God loves to outdo us in generosity
A few years ago, my husband was in a fender-bender that, while not seriously injuring him, did destroy the 13-year old Honda Civic we had purchased with money given to us on our wedding day. Since we both work for the Church, and we have three children enrolled in Catholic schools, we didn’t exactly have thousands of dollars sitting around waiting to be spent on a new car, and we likewise didn’t want to assume a large car payment given our other financial obligations. So, we put out the word among friends and family that we were looking for a reliable used car.
As luck (and God’s providence) would have it, a classmate of mine from law school called one morning to tell me about a colleague of his who was selling a used Lexus. It was eight years old, with 80,000 miles on it, but in good shape and very reliable. After a test drive, my husband negotiated a price with the seller that enabled us to purchase it with the cash we had received from the insurance settlement.
At first, I was thrilled. Me, driving a snazzy (albeit used) Lexus! With a CD player, a sun roof and heated seats! In short order, however, I began to notice myself being extremely self-conscious, especially as I drove into the parking lot at the office, where generally everyone drives modest cars. Doubt and guilt began to creep into my thoughts: “Am I setting a bad example?” “Does this look too pretentious?” I found myself quickly apologizing to anyone who asked me about my new set of wheels. “Wow, what a nice car!” someone would remark and, instead of thanking them and moving on to something important, I would find myself blurting out: “It’s used! It had 80,000 miles on it! Our car was totaled and this was all that came along!” I think I worried a lot of my friends who looked at me as if to say, “Um, it’s a nice car. Did you have a hard day at work or something?”
I happened to mention my musings to a friend, a consecrated member of the Focolare, a Catholic lay movement founded during the Second World War. Women who are “consecrated” members of Focolare have lives very similar to those of women religious or nuns – they have vows of poverty and who lives very simply in community. My co-worker seemed puzzled when I explained that I wasn’t sure about driving such a luxury vehicle, even if it was eight years old. “It was a gift from God,” she said to me. “Why are you not accepting it from Him with joy?” Her comments reminded me that all things, even material ones, are gifts, gifts that God freely bestows on each of us.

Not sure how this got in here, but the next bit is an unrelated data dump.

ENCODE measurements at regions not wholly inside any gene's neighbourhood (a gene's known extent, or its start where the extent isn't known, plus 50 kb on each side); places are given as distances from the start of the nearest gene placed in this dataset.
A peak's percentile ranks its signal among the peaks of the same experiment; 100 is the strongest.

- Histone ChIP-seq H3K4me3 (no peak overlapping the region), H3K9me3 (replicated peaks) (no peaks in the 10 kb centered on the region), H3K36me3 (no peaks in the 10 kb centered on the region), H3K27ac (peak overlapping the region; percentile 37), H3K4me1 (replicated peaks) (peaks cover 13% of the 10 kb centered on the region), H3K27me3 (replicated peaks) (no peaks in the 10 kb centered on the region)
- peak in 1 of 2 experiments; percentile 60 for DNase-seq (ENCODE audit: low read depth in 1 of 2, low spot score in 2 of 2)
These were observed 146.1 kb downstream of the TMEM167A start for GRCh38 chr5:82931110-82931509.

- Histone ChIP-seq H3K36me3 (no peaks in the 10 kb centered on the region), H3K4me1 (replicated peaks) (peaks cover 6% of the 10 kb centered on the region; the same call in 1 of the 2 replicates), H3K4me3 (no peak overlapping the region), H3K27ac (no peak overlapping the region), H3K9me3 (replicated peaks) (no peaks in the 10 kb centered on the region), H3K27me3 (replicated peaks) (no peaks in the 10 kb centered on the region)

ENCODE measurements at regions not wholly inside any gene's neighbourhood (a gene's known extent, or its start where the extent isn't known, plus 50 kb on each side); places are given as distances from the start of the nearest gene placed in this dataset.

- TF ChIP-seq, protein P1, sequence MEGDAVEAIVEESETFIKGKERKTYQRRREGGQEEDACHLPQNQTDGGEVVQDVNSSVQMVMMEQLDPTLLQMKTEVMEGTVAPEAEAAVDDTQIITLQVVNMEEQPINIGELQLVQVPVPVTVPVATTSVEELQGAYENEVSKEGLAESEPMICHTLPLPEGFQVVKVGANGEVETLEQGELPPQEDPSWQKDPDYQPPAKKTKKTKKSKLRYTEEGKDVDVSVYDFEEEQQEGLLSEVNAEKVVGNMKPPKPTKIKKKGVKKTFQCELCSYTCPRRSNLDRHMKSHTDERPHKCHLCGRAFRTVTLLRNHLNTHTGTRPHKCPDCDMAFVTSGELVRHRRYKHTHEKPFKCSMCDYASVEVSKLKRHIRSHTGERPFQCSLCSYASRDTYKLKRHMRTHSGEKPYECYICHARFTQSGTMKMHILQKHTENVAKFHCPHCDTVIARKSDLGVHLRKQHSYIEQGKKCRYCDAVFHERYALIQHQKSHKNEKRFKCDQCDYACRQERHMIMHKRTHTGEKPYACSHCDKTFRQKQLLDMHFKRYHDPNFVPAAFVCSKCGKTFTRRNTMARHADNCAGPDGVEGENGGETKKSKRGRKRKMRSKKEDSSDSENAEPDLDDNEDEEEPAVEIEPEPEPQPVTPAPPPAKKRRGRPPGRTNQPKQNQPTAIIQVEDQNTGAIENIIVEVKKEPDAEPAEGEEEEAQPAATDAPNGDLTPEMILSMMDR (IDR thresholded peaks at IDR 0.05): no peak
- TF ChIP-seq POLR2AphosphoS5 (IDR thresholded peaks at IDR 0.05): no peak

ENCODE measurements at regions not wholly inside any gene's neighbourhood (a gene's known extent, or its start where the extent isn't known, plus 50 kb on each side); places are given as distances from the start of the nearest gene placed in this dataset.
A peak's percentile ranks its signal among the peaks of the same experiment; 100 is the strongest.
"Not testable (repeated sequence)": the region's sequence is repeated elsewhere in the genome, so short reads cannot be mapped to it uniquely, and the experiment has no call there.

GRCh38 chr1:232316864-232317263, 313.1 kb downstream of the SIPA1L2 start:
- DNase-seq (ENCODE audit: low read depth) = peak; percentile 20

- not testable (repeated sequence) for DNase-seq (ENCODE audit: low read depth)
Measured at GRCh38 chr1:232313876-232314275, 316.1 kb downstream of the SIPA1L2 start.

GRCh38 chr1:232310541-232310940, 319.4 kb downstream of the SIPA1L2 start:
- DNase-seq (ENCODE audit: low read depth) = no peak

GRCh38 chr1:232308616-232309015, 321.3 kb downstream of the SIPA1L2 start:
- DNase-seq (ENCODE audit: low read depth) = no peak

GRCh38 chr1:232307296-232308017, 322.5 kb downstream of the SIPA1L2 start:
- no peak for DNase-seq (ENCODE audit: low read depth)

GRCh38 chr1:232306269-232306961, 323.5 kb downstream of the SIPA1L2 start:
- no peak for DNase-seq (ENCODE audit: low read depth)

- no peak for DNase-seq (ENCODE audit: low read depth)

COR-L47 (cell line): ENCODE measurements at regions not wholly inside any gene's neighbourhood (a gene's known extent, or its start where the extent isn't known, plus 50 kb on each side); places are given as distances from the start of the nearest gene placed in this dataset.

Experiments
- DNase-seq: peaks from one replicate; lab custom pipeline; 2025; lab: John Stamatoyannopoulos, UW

But yet … there are moral hazards to focusing too closely on material things, even beautiful ones. There are practical hazards as well, and those are known to people of no faith or religious practice, along with those of us who profess to follow Christ. There’s likely not one American citizen who doesn’t know someone who is in trouble with credit cards (or who hasn’t been in that kind of trouble themselves). While occasionally, credit card debt is accumulated due to circumstances beyond one’s control (like unexpected medical bills or a major appliance breakdown) it’s often caused by people living beyond their means. Witness the surge in the popularity of shows like “Hoarders” and books like Peter Walsh’s “Enough Already!” and websites like Flylady.net (an online personal coach to manage C.H.A.O.S., aka, “Can’t have anyone over syndrome”), and you know that something is amiss when so many people – especially women — feel that their possessions have overwhelmed them.
When analyzing the importance of “things” – beautiful things, expensive things – from a moral perspective, two questions I know I need to ask myself are, “Is this (clothing, car, jewelry, furniture, home) the goal of my life?” “Do I possess my things or do my things possess me?” After all, who among us women hasn’t complained about the piles of laundry, the dry cleaning bills, and keeping the kids from scratching the new coffee table? How many hours did the staff of Imelda Marcos take to care of her 1,000 handbags and 1,000 pairs of shoes? Who organized them, stored them, cleaned them and repaired them? All that takes time, and while I am guessing no one reading this has quite the volume Imelda did, we likely don’t have the staff she had to take care of her things, either. Things not only cost money, but they cost us in time.